Today I was disappointed by a statement of John MacArthur. On his Grace to You radio program a question was asked about what knowledge was necessary for salvation. The asker had debated with a friend who believed that even today people could be saved like Abraham by a relatively uninformed faith while he maintained that more extensive knowledge was also necessary (e.g., in light of Romans 10:14-15--how can they call on God unless preachers are sent?).
John MacArthur initially stated that the asker was correct, correctly pointing out that knowing God as creator was certainly insufficient (that knowledge of God's holiness, of one's falling short, and of God's providing a way of reconciliation was necessary) and that God was certainly powerful enough and providential enough to bring the good news to whomever he has chosen. Yet he later added that it was possible that God could bring saving faith to a person without natural transmission of the gospel.
While I recognize that he was answering spontaneously (and his knowledge and reason is impressive in this context), I would wish that he had rather said something like:
You are mistaken in fact, but your friend may be mistaken in spirit. Saving faith does not require specific information about the mechanism but only a proper awareness of the need for salvation--that God is holy and one is a sinner--and that God is able and willing to save.
However, anyone who has been made alive by the Spirit will long to look into such things and will rejoice in the truth of the gospel as it is revealed.
The question is like asking if a few scraps falling from the table at a great feast is sufficient to sustain life. While such dirty scraps may be sufficient, it is madness to suppose that one would be content to allow just the aroma of the feast to stir hunger and bring people toward the table and to allow such people to subsist on scraps. Like the aroma of a feast, the Spirit may directly make people aware of the need and draw people to salvation, and perhaps some such may not hear the gospel in this life--subsisting on dirty scraps.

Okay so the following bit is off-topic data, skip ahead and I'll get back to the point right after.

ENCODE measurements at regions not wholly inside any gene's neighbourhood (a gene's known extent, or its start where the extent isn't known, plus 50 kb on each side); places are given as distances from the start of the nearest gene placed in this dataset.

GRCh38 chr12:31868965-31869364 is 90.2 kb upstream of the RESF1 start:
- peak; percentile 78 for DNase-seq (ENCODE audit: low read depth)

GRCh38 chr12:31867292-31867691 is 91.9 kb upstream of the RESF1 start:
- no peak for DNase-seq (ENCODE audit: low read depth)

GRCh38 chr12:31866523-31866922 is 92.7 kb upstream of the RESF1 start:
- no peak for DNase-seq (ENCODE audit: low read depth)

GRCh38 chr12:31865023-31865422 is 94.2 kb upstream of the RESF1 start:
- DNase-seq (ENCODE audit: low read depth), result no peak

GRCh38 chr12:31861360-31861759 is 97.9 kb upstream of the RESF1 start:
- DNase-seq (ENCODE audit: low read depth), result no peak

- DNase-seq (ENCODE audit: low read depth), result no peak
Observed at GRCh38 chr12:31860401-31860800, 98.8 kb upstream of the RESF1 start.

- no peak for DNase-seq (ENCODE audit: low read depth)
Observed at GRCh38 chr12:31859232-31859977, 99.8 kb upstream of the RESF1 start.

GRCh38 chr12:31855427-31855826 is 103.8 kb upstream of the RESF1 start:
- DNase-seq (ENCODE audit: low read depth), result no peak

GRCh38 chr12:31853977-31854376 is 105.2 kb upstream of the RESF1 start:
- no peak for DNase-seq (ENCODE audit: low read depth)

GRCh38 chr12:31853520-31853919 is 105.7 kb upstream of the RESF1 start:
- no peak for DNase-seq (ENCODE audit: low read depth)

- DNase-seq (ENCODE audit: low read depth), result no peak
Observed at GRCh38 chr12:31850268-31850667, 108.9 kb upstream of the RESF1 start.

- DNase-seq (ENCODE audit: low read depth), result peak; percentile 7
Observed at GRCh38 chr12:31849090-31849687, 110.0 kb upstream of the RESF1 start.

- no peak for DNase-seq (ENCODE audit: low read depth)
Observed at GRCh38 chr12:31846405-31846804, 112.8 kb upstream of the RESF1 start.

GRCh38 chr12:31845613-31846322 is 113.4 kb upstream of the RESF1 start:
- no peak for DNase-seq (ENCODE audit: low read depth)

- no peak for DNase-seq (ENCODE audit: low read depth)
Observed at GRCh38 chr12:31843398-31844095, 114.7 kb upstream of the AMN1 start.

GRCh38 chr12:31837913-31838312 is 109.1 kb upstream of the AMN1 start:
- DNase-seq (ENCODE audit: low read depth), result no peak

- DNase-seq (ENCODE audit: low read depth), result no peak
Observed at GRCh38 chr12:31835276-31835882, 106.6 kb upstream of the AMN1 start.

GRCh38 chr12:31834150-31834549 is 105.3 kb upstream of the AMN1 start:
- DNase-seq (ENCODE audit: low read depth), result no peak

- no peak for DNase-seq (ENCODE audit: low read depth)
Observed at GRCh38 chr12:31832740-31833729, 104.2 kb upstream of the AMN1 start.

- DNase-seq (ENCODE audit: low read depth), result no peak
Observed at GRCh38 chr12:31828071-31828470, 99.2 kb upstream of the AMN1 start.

However, focusing on what is barely sufficient denies the spirit of the feast--grateful joy and abundance--and presents the danger of coming to believe that merely eating dirt is sufficient for life.
Given that I am not really satisfied with the above suggested alternative (e.g., there is no mention of the necessary reaction to the minimum knowledge) despite having more time to work on it, it should not be surprising that even John MacArthur would not always provide a spontaneous and fully satisfactory answer to such a question. One might argue that the spontaneous nature of the responses was unnecessary, but this form of question and answer may have been helpful for the original askers (and replaying such might best exploit his limited time) and the form itself may remind listeners of the importance of being prepared in season and out of season.
While it is good not to be satisfied with anything less than perfection, it is also necessary to rejoice in every grace and trust in God's providence--that even imperfections are compelled to declare the glory of God.